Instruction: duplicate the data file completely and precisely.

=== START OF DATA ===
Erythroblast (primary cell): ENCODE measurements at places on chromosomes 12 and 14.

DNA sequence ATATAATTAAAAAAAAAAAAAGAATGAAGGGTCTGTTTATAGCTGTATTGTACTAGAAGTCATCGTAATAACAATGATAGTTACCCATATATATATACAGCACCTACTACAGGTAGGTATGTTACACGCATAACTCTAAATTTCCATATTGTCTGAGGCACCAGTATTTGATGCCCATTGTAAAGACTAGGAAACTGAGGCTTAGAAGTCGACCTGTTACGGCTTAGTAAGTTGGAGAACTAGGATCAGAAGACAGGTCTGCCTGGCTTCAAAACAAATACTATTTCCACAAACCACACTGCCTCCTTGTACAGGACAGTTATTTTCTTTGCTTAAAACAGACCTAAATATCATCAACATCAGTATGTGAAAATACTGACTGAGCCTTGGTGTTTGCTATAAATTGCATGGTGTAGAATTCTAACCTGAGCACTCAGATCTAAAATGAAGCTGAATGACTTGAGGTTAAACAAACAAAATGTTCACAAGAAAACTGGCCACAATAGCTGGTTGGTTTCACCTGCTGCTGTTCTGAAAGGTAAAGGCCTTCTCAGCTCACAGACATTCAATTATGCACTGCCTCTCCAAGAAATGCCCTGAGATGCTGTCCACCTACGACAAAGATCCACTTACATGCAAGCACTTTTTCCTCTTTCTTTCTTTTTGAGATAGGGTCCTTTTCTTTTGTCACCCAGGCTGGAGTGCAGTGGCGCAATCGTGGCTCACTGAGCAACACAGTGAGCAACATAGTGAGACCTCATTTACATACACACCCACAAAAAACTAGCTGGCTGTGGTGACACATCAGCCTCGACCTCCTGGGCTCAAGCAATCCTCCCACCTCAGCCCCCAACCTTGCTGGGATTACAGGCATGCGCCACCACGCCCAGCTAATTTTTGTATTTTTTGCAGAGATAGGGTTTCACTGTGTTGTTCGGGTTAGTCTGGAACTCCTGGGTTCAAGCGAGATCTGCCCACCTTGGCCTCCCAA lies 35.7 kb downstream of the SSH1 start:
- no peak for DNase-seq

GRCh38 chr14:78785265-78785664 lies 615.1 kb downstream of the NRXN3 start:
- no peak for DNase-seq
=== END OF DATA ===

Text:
Erythroblast (primary cell): ENCODE measurements at places on chromosomes 12 and 14.

DNA sequence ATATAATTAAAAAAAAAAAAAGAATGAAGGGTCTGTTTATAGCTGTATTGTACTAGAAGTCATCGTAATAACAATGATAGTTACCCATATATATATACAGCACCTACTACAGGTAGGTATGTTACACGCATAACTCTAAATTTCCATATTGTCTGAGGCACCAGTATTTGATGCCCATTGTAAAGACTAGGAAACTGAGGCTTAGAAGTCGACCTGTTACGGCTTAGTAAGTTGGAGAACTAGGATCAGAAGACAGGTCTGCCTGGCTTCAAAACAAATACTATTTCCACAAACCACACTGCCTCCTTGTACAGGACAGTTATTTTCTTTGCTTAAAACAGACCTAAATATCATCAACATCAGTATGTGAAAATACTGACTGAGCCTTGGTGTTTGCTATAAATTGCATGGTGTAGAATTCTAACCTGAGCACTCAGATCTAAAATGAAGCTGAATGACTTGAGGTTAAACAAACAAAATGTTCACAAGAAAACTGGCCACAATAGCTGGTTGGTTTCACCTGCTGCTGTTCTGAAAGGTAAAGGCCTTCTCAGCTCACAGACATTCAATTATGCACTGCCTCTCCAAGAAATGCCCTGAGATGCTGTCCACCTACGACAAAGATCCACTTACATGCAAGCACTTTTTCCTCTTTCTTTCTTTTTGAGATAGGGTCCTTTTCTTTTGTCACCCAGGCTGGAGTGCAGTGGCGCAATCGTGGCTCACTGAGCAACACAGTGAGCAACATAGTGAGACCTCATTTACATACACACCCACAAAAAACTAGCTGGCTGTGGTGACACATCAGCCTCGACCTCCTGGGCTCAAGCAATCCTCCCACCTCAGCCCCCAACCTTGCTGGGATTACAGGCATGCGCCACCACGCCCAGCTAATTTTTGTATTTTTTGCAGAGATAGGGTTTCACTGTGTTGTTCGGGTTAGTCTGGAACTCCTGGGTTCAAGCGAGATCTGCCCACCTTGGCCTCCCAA lies 35.7 kb downstream of the SSH1 start:
- no peak for DNase-seq

GRCh38 chr14:78785265-78785664 lies 615.1 kb downstream of the NRXN3 start:
- no peak for DNase-seq